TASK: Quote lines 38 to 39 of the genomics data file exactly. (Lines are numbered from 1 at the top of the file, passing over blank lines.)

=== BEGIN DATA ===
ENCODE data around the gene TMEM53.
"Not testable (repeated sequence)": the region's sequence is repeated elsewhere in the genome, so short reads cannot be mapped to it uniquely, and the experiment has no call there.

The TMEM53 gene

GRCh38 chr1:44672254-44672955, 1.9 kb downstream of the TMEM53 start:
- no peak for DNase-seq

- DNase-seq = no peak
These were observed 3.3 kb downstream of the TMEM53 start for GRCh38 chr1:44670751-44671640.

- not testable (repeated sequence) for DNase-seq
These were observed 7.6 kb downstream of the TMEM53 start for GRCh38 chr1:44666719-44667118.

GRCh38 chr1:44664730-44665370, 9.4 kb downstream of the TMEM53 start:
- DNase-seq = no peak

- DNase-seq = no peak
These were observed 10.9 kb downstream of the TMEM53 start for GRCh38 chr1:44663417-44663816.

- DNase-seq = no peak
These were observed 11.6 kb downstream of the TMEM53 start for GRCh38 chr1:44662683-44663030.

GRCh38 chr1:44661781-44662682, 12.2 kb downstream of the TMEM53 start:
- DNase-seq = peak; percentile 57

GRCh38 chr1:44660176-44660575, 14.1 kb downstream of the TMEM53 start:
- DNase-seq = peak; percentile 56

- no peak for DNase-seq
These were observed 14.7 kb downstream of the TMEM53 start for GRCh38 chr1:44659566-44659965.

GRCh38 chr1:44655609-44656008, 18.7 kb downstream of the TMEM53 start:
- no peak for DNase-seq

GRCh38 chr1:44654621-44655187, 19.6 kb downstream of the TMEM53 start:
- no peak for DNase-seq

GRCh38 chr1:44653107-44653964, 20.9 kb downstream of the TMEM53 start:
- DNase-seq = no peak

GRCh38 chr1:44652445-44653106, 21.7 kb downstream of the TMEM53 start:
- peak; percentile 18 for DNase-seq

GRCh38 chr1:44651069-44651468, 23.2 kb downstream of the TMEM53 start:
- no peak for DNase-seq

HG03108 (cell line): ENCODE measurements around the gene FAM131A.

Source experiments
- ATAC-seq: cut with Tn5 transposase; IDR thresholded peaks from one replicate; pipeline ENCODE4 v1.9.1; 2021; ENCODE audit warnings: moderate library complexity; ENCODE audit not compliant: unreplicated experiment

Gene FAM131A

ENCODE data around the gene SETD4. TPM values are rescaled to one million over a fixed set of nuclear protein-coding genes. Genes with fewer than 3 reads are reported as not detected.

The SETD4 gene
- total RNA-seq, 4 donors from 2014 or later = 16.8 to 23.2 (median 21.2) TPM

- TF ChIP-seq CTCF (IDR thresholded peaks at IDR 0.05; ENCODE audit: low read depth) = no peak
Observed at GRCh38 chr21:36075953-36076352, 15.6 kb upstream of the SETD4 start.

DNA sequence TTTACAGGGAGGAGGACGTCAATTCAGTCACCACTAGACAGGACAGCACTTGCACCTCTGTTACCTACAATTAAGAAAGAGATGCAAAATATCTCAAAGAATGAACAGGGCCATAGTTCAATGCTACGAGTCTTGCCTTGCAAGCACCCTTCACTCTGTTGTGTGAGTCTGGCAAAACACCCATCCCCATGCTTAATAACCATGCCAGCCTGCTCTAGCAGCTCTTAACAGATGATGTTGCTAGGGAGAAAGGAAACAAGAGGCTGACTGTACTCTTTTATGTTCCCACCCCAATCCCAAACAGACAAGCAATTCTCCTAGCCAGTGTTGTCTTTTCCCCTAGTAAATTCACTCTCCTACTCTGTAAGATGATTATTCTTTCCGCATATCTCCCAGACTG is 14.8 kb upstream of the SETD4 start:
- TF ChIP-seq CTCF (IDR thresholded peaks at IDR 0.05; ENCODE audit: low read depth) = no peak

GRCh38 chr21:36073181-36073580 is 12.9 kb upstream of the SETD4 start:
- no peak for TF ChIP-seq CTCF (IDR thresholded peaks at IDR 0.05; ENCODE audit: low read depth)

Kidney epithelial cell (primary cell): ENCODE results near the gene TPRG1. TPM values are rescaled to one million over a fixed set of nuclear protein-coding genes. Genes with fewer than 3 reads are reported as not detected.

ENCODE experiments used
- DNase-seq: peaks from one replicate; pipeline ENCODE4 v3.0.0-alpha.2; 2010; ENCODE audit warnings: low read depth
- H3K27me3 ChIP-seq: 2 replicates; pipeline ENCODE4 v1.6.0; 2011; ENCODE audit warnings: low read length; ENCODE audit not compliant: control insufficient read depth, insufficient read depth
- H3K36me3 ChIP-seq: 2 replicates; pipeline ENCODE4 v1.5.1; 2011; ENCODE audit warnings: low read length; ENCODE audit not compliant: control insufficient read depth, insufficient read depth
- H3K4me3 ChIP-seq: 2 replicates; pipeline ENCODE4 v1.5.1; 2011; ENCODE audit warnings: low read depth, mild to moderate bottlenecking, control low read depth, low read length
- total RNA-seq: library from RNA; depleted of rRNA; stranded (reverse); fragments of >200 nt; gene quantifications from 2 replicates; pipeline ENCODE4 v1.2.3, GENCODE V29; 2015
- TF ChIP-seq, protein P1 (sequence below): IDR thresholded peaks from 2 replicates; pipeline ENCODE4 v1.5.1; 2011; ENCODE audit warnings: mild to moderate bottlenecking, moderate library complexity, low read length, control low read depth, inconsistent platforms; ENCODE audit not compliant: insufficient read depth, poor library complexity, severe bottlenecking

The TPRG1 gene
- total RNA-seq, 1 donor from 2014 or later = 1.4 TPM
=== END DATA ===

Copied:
- total RNA-seq, 4 donors from 2014 or later = 16.8 to 23.2 (median 21.2) TPM

- TF ChIP-seq CTCF (IDR thresholded peaks at IDR 0.05; ENCODE audit: low read depth) = no peak